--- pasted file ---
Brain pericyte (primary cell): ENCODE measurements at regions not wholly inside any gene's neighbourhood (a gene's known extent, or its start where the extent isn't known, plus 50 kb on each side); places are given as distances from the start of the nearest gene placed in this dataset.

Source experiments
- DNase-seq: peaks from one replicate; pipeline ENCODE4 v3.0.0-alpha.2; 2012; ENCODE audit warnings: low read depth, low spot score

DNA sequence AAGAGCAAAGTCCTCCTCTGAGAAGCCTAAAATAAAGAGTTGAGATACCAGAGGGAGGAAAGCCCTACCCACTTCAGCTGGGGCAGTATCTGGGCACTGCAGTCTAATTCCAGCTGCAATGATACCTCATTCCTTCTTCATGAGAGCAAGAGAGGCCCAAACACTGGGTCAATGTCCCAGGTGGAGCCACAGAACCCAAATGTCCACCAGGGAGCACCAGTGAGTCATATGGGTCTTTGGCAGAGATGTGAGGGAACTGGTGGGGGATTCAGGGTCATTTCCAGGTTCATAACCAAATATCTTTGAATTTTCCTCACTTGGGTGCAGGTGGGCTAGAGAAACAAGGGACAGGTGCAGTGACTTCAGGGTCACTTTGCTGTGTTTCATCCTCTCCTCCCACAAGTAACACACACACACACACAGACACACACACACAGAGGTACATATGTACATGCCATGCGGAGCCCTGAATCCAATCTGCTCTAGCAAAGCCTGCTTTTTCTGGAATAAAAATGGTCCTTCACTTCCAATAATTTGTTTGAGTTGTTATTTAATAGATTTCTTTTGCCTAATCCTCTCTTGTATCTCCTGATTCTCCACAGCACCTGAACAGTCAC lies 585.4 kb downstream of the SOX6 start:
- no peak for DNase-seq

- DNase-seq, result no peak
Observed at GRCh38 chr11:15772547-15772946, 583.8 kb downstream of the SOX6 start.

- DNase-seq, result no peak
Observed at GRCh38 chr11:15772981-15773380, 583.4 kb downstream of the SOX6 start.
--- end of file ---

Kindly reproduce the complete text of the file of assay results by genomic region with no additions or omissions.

Brain pericyte (primary cell): ENCODE measurements at regions not wholly inside any gene's neighbourhood (a gene's known extent, or its start where the extent isn't known, plus 50 kb on each side); places are given as distances from the start of the nearest gene placed in this dataset.

Source experiments
- DNase-seq: peaks from one replicate; pipeline ENCODE4 v3.0.0-alpha.2; 2012; ENCODE audit warnings: low read depth, low spot score

DNA sequence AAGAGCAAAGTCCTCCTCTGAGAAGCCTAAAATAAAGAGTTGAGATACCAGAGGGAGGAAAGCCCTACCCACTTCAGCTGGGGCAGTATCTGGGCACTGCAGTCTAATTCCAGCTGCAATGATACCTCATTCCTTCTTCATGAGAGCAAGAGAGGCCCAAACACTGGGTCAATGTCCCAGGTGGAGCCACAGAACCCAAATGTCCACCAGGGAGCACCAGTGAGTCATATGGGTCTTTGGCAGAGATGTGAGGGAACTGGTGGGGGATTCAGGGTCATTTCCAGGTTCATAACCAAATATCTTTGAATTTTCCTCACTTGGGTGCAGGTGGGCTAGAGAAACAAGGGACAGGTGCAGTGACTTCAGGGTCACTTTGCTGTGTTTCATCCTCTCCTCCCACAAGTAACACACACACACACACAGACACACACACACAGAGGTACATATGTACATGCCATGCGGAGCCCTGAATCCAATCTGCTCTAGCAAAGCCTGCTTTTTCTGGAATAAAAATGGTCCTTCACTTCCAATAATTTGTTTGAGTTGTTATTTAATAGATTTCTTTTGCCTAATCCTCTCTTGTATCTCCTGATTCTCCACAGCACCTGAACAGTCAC lies 585.4 kb downstream of the SOX6 start:
- no peak for DNase-seq

- DNase-seq, result no peak
Observed at GRCh38 chr11:15772547-15772946, 583.8 kb downstream of the SOX6 start.

- DNase-seq, result no peak
Observed at GRCh38 chr11:15772981-15773380, 583.4 kb downstream of the SOX6 start.